Chapter 4: The last months

Autumn, 1944 – Allied troops are advancing on the German Reich from the west and the east alike. The Wehrmacht is on the retreat. Although the war has long been lost, the regime continues the fighting by all available means. German sentiment is characterized by a mixture of fanaticism, war-weariness, illusions about the “final victory” and fear of retaliation by the Allies. There is no wide-scale protest.

The SS clear the camps and detention sites near the front. The inmates are transported to the concentration camps in the Reich interior. In the east, the SS cover up traces of the extermination system and murder inmates too weak for transport or leave them behind to die. Many do not survive the transports; others arrive in the overcrowded camps weakened to the brink of death. In order to keep forced labour in operation, the SS set up zones for dying inmates who can no longer be deported elsewhere. The death toll multiplies.

As the Allies advance on the concentration camps in the Reich interior, the SS clear these camps as well. During the marches, they murder the exhausted inmates, in part before the eyes of the German population or even with their aid. It takes the Allied soldiers to put a stop to the crimes.

24 August 1944

On 24 August 1944, American bombers attack the armament factory and SS area of the Buchenwald concentration camp. The Americans correctly suspect the existence of facilities for the manufacture of control parts for the A4 rocket here – one of the “wonder weapons” with which the Nazi regime hopes to achieve the “final victory”.

The bombardment lasts only thirty minutes. Nevertheless, it is a visible sign of the decisive turning point that ushers in the final phase of the camp. The SS lose more than 100 men; for the first time they are no longer in control of the situation. Not only production facilities but also Gestapo buildings are destroyed in Buchenwald. Nearly 400 inmates die and more than 2,000 are injured because they are not permitted to leave the factory during the attack.

The clearance transports

Inmates and Jewish forced labourers from the dissolved camps are to be sent to the concentration camps in the Reich interior. However, not only are there no means of transport, but the remaining camps are already filled beyond capacity. After miserable marches on foot or odysseys in open freight waggons frequently lasting for days, the inmates reach the Buchenwald concentration camp enfeebled and often completely exhausted. Three months before the end of the war, as a result of the overly hasty clearance of the Auschwitz extermination camp and the Gross-Rosen concentration camp, Buchenwald becomes the largest concentration camp in the German Reich.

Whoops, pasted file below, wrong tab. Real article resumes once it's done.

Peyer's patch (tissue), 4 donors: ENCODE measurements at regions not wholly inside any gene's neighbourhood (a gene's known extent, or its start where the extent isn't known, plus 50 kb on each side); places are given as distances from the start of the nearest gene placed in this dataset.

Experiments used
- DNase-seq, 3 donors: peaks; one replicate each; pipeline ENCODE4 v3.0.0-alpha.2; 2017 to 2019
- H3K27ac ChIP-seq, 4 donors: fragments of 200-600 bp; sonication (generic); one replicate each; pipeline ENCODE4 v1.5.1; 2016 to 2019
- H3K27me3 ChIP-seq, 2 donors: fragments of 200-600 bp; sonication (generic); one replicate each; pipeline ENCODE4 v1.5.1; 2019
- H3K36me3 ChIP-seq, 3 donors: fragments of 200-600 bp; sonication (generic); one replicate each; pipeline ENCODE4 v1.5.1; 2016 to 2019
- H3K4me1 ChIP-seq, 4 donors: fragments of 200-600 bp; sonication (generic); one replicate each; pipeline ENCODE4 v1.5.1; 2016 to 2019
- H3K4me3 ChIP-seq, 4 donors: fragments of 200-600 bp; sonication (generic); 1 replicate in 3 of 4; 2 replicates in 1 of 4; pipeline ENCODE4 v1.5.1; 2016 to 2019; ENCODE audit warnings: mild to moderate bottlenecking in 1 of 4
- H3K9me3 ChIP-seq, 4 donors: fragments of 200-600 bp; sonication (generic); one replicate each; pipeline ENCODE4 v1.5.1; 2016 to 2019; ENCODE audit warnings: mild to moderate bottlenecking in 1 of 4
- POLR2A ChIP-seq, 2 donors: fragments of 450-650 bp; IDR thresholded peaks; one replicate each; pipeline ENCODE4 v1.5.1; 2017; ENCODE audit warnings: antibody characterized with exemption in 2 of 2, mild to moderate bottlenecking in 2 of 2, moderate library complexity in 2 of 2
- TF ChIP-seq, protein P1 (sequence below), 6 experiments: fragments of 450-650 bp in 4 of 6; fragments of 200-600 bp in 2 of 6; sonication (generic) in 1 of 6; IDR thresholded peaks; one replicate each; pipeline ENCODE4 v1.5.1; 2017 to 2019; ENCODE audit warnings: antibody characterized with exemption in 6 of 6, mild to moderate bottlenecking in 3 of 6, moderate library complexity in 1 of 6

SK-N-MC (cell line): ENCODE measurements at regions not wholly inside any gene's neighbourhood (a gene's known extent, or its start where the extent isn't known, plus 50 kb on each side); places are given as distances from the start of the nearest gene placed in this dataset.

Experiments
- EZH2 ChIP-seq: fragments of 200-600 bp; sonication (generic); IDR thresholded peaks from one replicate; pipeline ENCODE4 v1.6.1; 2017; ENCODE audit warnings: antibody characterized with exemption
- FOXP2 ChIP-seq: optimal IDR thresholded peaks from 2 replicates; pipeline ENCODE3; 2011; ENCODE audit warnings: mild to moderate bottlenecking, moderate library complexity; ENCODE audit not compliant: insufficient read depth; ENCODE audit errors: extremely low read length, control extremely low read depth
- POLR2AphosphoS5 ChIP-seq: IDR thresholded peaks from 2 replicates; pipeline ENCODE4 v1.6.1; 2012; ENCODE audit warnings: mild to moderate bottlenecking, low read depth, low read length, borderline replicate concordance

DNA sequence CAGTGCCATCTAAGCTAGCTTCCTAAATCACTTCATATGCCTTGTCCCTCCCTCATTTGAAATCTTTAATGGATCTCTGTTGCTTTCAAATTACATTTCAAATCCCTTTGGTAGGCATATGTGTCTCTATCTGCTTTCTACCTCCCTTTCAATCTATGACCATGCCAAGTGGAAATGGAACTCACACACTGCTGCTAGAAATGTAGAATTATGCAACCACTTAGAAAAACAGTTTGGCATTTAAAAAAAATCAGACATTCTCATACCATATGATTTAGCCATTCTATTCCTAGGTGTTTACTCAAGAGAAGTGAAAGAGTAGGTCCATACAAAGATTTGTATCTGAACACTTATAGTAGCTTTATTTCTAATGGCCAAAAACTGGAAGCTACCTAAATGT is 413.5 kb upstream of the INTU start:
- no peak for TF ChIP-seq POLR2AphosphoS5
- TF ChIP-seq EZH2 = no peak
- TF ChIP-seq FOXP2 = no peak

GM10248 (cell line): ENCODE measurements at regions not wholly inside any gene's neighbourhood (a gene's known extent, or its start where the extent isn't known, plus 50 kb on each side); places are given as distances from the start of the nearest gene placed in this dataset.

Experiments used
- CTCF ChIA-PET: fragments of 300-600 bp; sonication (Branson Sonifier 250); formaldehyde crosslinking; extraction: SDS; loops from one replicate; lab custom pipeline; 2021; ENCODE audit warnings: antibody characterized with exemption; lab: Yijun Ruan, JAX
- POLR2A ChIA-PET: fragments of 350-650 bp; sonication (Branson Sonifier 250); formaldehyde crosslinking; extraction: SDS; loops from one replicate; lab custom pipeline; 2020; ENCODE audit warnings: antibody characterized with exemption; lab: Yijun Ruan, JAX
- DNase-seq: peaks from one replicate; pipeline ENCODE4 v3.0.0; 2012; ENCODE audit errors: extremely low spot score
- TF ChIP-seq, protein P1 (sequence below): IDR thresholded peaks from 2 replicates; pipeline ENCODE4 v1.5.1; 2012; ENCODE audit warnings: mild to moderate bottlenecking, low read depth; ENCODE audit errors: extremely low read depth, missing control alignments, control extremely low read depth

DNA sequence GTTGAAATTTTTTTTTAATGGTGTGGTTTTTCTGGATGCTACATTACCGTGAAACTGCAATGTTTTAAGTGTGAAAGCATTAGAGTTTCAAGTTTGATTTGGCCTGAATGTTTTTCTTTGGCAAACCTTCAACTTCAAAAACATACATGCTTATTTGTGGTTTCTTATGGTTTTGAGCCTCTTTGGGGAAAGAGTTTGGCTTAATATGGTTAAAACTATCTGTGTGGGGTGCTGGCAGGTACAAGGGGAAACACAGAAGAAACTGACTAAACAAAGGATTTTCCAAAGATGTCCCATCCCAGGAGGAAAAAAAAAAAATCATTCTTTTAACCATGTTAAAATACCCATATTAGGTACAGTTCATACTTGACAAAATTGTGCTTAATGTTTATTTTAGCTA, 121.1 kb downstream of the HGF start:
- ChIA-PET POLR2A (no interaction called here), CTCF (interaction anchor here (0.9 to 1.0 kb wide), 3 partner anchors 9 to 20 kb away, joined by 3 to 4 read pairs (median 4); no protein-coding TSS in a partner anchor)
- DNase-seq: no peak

Mass death in the Little Camp

The SS isolate the survivors of the clearance transports in the Little Camp, which is situated downhill from the main camp. Established as a quarantine zone at the end of 1942, it lacks everything. In the last three months before liberation, more than 6,000 die in the Little Camp. The SS not only take the mass death in stride but regularly kill sick and weak persons. In the midst of these horrors, political and Jewish inmates create a protected space for adolescents and children in Block 66. More than 900 young people are thus rescued.

Death marches

American troops reach Central Germany in March 1945. The SS drive the inmates of Buchenwald’s subcamps back to the parent camp. From 7 April onward, evacuation marches also leave the Buchenwald concentration camp. Thousands die en route due to enfeeblement; the accompanying guard units shoot those who can no longer keep pace.

In the final weeks of the war, long processions of inmates make their way along roads and through towns and villages. The German population bears witness to these death marches. Hardly anyone offers help. Members of the Volkssturm and Hitler Youth often participate in the pursuit and murder of inmates who try to escape.

April 1945 – the final days before liberation

The last ten days in the Buchenwald concentration camp are extremely tense. On the one hand the SS accelerate the evacuation process, inciting all the more fear in the inmates. On the other hand, inmate functionaries and the International camp Committee delay the organization of the marches, thus contributing to the inmates’ rescue. They also try to establish contact to the Americans. Nobody knows what will happen on the day of the liberation; the inmates are afraid there will be a massacre. They are not strong enough to liberate themselves on their own.

The last evacuation march leaves Buchenwald on the night of 10 April. At 2:30 pm the following day, American tanks reach the SS area and the SS flee. Fifteen minutes later, armed members of the inmate resistance force begin capturing and disarming the remaining SS men. Buchenwald is free.

The International Camp Committee

In July 1943, German Communists organize the first meeting with like-minded inmates from other countries. After that, regular meetings take place. The camp committee is made up of Communists from Germany, Belgium, France, Italy, Yugoslavia, the Netherlands, Austria, Poland, the Soviet Union, and Czechoslovakia. The founding of the committee ensures the primacy of the German Communists even though Germans make up only a tiny minority in the camp.

The committee prevents open conflicts between the different national groups and protects members of Communist parties as well as other resistance fighters. It coordinates help and gets foreign political inmates assigned to functionary positions. Members of the camp committee obtain information about the course of the war and form groups especially for the purpose of defence against the massacre they fear the SS will carry out before liberation. To this end, they succeed in concealing several dozen weapons and material for dressing wounds.